How can we take someone who’s having a rotten day and make them more helpful? Well, when are you at your most helpful? The answer is no mystery: studies confirm that people are more receptive and cooperative when they like the other person. Liking is one of the strongest motivators known to our species, and not only ours. The fastest way to get someone to be agreeable is to get them to like us, even if just for a transitory moment.

On the other hand, not every customer is cooperative either. Some are downright offensive. Don’t you wish these cretins would do their shopping online? If you are one of those difficult customers who insists on doing everything your way or the highway, this book will probably put you off. You might find it more convenient to scare people into submission, and you’ve had some success at that. But, if you want to keep your blood pressure and embarrassment within the normal limits, try out some of the tactics explained in this book. After all, most transactions are simple and brief; we’re not talking about a complex relationship. It’s in everyone’s interest to conclude the business and be on our way as swiftly as possible.

Practice makes art

Dealing with employees, service providers, and clerks is about as uninspiring as it gets. This book is not going to make these tasks less mundane; rather it will make them smoother, more steady experiences. The techniques presented are designed to attain the respect and favor of your “OP” (Other Person), so they will comply with your (rational) wishes. Collected from abundant sources over the past 25 years, these techniques have been tried and confirmed by scientists and dilettantes all over the world. And, like any art, martial or creative, these skills can be practiced and improved. Think of any muscle-memory skill, e.g. driving, playing a musical instrument, or making love. The more we practice, the better we get, the more natural it feels, until it becomes second nature.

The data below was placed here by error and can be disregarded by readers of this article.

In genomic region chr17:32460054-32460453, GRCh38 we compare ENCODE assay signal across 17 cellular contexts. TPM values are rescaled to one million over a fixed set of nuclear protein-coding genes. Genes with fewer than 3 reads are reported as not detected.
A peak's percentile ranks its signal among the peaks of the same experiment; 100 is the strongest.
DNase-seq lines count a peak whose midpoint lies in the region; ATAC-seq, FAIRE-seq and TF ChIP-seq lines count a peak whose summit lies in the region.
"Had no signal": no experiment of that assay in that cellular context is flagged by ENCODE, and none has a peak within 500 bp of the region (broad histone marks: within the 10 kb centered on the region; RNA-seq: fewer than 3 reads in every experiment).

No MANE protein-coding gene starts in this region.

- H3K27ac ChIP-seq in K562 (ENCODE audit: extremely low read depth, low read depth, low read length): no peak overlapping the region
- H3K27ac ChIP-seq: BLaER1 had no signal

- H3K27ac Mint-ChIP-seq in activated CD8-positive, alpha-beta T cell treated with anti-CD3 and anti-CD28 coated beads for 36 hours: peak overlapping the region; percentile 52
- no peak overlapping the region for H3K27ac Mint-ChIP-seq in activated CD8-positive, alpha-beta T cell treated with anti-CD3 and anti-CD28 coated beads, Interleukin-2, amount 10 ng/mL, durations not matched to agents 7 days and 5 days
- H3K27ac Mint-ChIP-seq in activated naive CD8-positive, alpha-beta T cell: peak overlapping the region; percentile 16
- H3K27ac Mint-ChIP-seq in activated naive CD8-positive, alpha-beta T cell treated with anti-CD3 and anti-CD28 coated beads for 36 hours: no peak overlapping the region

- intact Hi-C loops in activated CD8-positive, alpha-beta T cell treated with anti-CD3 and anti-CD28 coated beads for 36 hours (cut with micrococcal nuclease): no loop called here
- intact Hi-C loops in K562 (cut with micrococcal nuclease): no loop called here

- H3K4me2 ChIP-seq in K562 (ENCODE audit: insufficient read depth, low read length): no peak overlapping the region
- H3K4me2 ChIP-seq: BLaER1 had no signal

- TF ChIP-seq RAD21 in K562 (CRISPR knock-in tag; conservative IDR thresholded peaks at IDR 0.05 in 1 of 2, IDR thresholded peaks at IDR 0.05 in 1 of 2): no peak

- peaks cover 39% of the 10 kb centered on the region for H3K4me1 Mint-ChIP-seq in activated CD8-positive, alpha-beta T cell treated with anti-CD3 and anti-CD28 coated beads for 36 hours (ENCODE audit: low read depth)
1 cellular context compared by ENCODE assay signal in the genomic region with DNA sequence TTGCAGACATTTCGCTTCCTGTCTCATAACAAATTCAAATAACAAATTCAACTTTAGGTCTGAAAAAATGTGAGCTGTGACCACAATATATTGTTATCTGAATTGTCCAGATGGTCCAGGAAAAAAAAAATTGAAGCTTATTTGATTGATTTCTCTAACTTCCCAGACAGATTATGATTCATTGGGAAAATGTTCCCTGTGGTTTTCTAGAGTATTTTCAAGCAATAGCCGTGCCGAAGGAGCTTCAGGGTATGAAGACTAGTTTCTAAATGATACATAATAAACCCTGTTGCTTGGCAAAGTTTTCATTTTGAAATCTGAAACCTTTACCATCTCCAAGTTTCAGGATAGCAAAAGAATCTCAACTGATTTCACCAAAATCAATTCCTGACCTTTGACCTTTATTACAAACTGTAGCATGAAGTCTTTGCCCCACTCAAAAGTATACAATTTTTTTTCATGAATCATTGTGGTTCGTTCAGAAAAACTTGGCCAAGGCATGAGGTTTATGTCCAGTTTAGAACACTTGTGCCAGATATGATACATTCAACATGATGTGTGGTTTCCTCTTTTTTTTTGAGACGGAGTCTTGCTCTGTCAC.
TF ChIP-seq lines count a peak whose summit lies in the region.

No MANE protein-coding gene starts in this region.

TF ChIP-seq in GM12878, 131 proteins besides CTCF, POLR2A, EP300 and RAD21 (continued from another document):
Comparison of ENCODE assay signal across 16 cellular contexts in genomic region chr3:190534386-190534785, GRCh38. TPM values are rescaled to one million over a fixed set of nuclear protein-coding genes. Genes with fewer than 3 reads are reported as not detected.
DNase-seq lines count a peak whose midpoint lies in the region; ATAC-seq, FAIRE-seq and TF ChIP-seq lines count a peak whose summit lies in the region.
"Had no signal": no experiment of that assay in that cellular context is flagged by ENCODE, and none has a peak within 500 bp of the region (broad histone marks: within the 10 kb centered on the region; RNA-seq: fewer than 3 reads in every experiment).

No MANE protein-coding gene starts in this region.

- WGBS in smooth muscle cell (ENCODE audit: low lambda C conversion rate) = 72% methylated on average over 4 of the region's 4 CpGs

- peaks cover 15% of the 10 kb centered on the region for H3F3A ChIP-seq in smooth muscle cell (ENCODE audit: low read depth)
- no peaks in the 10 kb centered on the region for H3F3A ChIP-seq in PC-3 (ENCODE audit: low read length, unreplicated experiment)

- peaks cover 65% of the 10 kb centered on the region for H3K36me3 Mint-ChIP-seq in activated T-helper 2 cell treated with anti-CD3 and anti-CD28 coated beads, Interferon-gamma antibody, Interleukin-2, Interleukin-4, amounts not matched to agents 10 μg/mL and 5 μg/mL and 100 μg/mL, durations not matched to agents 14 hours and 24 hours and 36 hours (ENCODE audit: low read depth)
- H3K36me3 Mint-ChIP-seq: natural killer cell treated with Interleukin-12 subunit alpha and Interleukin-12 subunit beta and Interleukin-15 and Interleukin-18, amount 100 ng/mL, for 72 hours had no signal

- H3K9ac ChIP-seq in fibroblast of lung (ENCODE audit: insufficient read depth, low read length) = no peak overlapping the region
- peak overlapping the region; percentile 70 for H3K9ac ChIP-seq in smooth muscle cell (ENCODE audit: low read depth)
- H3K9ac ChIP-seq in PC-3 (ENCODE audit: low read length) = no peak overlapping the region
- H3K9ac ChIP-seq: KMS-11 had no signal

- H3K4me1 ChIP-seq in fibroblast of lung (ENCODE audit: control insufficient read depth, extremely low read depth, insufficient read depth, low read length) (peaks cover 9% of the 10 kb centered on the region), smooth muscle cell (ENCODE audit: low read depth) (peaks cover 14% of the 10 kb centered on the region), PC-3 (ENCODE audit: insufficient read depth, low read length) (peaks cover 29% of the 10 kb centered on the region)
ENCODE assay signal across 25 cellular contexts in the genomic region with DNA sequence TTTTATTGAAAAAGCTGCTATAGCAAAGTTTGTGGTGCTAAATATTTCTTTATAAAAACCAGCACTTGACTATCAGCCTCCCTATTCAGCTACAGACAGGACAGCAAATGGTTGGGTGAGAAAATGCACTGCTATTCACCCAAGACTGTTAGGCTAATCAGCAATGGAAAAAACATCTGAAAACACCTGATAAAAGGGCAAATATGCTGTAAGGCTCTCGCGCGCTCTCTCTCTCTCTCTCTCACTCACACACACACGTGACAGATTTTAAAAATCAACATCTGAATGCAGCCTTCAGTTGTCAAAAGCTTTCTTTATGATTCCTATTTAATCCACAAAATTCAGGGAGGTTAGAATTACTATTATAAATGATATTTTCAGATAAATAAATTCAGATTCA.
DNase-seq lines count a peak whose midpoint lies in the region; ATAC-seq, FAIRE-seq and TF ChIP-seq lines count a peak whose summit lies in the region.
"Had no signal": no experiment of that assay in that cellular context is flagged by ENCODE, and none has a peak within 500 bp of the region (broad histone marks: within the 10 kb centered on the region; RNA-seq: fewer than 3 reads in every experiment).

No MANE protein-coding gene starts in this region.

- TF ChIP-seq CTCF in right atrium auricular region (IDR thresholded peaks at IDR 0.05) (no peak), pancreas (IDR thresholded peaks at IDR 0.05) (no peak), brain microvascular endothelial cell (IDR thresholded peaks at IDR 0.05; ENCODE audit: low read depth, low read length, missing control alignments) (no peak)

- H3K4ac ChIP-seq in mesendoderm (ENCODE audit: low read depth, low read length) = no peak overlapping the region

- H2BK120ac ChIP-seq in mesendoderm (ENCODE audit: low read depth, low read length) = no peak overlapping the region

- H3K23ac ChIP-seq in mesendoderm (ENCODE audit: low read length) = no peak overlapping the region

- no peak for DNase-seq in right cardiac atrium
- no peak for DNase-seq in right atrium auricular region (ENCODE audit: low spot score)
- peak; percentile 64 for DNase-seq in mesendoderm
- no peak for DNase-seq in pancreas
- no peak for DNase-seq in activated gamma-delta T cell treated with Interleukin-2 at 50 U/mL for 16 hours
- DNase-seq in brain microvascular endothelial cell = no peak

A brief, personal musing

During my first European trip – a student-exchange program in 1988 – one of the first things I noticed was that service did not necessarily come with a smile. Compared to what I had been used to in my native USA, Europeans were distant and indifferent, even irritable and brusque. They have a long, complicated history, and a hard time trusting strangers. Likewise, it takes longer to form a relationship. People are simply more reserved. Employees and clerks don’t smile much in Europe, even when looking the customer straight in the eye. If you’re not particularly sensitive to this, you may not notice. Or, it might even perturb you.

American employees, on the other hand, are trained to smile at the customers by default. Even when giving bad news, their facial expression is routinely sympathetic. This smile is intended to give customers the feeling that we are all ‘in the same boat’ and that’s… nice… better than nothing. But, even this perfunctory gesture has been fading in recent years.

Note for people who do not speak the local language: you’ll get much further if you learn to say, in their language, “Forgive me I don’t speak _______, do you speak English please?”

Other useful phrases to learn in the local language are:

  • “Be careful”
  • “Don’t worry about it” / “No problem”
  • “Take it easy”
  • “I’m not an idiot”
  • “It’s copacetic” / “It’s all good”

Not a non-disclaimer

Much of what you’ll find in this book will be common-sensical and not wholly imaginative. Considering, as adults and experienced customers, we already have a good idea of how to get the job done at the supermarket. I don’t want to insult anyone’s intelligence; I’ve tried to include only the most useful techniques and phrases I’ve collected over the past 25 years as a teacher, traveler and professional communicator.

As this is the first edition, there may be certain customer situations I have overlooked. Your gracious feedback will help me fill in any gaps.